BrightHR’s Thea Watson explores some top tips for de-stressing quickly when your workload starts to take over.
Mental health issues such as stress and anxiety are among the main reasons for staff to take time off work. No matter your industry, a bad day can be a daunting experience that interferes with productivity, morale and that all-important work-life balance.
For that reason, here’s a list of seven mindfulness and wellness exercises to get shot of stress in the workplace. Simply send these over to your team and encourage them to take their pick of what to try.
It may seem a bit obvious to say that relaxing is a good way to combat stress. But it isn’t quite as easy as it seems.
When you’re stressed, you tense up, especially around the back, shoulders and neck. Progressive muscle relaxation techniques, where you focus on one set of muscles at a time by tensing and then relaxing them, can work to relax your whole body and your mind.
Start with one foot, tense the muscles. Relax them. Move on to the other foot. Then your legs, thighs, hips, stomach, chest, back, neck, shoulders and face.
A five-minute break or your lunch period is a great time to try this. Forget about the workload, if only for a moment, and focus solely on the set of muscles that you’re stretching. The more you do this, the more you’ll be able to feel when your muscles are tense and when they aren’t.
It’s a great preventative measure to fight stress and keep yourself limbered up and comfortable in the office.
Deep breathing is a quick, free and easy way to calm your mind. The best thing about this method is that you can practise it anytime and it only takes a moment or two out of your day. The more you work to make it a habit, the more natural it becomes.
Sit back in a comfortable chair, keep your back straight and start to breathe in through your nose. Hold your breath for just a few moments, then exhale through your mouth. This is a basic breathing technique that’s absolutely perfect to beat little spots of stress before they get out of hand.
Don’t forget to focus on each breath, in and out, and feel the air entering and exiting your body.
The urge to doodle or scribble can be overwhelming when we’re feeling anxious at work. Have a notepad at your desk, just for quick moments when you need to scribble.
You might just need to draw a heart or colour in half of a checkerboard, but your concentration will drift from your tasks and to your doodle for a few seconds and you’ll regain energy. If you’re at a desk or typically stationary, doodling, scribbling or even a bit of colouring can be a great way to invigorate yourself.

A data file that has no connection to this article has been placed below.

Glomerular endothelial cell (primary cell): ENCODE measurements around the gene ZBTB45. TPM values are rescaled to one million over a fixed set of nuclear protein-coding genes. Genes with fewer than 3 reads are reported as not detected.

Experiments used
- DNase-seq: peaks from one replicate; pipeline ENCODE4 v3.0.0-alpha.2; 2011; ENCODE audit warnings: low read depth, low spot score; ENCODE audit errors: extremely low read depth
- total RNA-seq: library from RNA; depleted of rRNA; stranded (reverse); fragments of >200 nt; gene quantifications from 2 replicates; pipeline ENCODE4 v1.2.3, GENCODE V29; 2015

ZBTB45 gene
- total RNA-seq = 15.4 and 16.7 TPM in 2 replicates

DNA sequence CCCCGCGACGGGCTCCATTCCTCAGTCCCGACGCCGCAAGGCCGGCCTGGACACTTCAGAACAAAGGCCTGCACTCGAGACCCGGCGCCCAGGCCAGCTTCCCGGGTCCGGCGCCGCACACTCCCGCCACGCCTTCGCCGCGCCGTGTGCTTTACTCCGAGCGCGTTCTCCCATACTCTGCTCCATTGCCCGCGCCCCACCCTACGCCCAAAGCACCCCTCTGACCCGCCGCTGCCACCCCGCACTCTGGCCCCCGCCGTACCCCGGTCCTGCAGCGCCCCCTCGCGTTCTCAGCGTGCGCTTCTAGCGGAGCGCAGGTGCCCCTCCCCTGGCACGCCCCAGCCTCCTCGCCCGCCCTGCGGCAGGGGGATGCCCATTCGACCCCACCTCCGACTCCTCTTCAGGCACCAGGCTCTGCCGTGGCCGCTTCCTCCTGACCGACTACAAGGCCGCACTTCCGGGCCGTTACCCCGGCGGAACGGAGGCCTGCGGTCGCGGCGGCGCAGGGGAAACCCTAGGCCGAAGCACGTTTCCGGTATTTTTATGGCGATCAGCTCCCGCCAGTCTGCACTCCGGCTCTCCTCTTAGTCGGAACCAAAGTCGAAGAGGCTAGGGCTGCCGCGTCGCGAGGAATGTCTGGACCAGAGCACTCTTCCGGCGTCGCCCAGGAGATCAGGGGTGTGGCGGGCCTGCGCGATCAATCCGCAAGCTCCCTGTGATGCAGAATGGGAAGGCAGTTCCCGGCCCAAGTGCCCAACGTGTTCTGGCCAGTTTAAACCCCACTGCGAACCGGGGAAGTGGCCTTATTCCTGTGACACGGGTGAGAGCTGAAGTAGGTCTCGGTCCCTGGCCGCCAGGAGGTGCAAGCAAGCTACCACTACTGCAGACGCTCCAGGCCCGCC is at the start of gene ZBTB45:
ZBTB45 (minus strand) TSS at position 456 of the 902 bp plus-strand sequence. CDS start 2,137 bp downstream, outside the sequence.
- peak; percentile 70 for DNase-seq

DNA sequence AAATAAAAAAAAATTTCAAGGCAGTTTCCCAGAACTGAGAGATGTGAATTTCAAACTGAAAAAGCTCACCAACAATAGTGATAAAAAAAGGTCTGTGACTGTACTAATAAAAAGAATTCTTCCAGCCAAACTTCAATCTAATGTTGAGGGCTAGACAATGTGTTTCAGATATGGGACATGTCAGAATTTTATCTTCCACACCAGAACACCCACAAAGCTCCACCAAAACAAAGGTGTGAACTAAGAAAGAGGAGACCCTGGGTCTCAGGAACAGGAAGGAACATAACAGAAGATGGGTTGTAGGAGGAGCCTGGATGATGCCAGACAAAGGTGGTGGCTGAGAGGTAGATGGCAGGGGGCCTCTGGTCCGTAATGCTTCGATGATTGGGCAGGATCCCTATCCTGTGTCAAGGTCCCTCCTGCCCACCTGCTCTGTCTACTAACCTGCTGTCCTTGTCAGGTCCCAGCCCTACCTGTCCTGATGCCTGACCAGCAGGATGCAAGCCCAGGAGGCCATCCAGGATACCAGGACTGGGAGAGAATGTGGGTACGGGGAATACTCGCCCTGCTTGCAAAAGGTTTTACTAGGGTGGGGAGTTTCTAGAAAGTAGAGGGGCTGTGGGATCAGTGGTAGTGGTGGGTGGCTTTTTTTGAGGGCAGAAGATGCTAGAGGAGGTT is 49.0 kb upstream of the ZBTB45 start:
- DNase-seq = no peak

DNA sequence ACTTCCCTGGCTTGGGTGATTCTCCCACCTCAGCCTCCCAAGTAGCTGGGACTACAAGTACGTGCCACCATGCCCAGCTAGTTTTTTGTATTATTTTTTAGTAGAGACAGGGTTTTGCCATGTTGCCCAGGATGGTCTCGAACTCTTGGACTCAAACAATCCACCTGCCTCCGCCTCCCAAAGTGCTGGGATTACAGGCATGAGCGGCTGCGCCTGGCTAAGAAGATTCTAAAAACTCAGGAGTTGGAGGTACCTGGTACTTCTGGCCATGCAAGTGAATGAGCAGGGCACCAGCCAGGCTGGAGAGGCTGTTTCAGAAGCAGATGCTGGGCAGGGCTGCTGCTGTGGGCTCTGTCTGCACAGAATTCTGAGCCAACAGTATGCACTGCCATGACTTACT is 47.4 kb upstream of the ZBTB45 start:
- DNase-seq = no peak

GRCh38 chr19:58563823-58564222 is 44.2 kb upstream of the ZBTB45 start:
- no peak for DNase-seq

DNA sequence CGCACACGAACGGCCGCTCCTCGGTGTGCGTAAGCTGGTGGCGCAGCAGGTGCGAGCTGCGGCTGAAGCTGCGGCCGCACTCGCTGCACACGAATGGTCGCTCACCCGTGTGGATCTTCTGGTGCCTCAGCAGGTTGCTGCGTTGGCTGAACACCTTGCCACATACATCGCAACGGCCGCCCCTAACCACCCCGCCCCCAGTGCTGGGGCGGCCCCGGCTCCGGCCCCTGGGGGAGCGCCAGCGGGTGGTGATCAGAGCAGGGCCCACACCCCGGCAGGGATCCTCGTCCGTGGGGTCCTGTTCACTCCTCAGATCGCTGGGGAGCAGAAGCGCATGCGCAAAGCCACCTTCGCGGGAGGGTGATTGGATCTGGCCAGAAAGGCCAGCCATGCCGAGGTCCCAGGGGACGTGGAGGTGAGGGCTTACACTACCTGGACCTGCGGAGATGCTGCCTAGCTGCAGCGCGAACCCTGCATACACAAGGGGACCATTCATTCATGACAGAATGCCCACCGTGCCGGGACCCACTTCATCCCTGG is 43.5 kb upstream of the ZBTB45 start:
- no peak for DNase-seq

Other creative outlets at work, such as listening to music are equally effective techniques to destress, too.
A quick chat is one of the simplest ways to combat stress. A joke or casual conversation can do a lot to improve your day-to-day. It all comes down to laughter.
Laughing can soothe tension. It increases the number of endorphins released by your brain and it can help you form friendships with your colleagues.
It’s hard to feel angry, sad, or anxious when you’re laughing.
Different types of meditation work for different people and, as with most de-stress techniques, there isn’t a right or wrong way to take the time to relax. We suggest basic mindfulness as a starter technique.
Take five or 10 minutes out of your day and forget about the to-do list. Focus only on what is going on right now. The rest leads on from the deep breathing technique.
Find a comfortable chair, keep your back straight, close your eyes and think about your breathing. Concentrate on the sensation of air flowing into your nose and out of your mouth.
Once you’ve done this, try to slowly become aware of sounds, thoughts, and sensations. If you lose control of your thoughts and workplace stress gets in, start again and focus on your breathing. Repeat. Meditation can slow your heart rate and help to restore your focus on the tasks ahead.
For some people, a gym session before or after work is their way of burning stress. Unfortunately, during office hours you can’t just pop out to the leisure centre for an hour.
But sometimes even taking five minutes to stretch your legs can be enough. A five-minute walk outside not only gives you chance to get some fresh air, but the rhythm of walking can help you to forget about your feelings of anxiety.
It can be particularly helpful to go for a walk with a colleague. Make a rule where you don’t talk about work. You’ll be laughing and smiling in no time as you explore new surroundings, away from the workplace.
Take a visual holiday
We all daydream, right? All of a sudden, a thought comes into your head and five minutes later you snap back into the office with no idea where the time went. It’s a key sign that your brain needs a little break and can be harnessed, knowingly, to do exactly that.
Sit back. Close your eyes. Picture your favourite place to be. Whether it’s on a beach, in bed at home or in a beer garden.
Think about it, visualise it. Engage your senses. What are you looking at? What smells are there? What objects are there to touch? If this is your favourite environment, you’ll find it uplifting and relaxing.
Doing this for a few minutes a day can help to relax your mind and body. It invigorates and energises too, giving you a great spark to take on the rest of the day.
By Thea Watson
Thea Watson is the chief international growth and marketing officer at BrightHR. A version of this article was previously published on the BrightHR blog.
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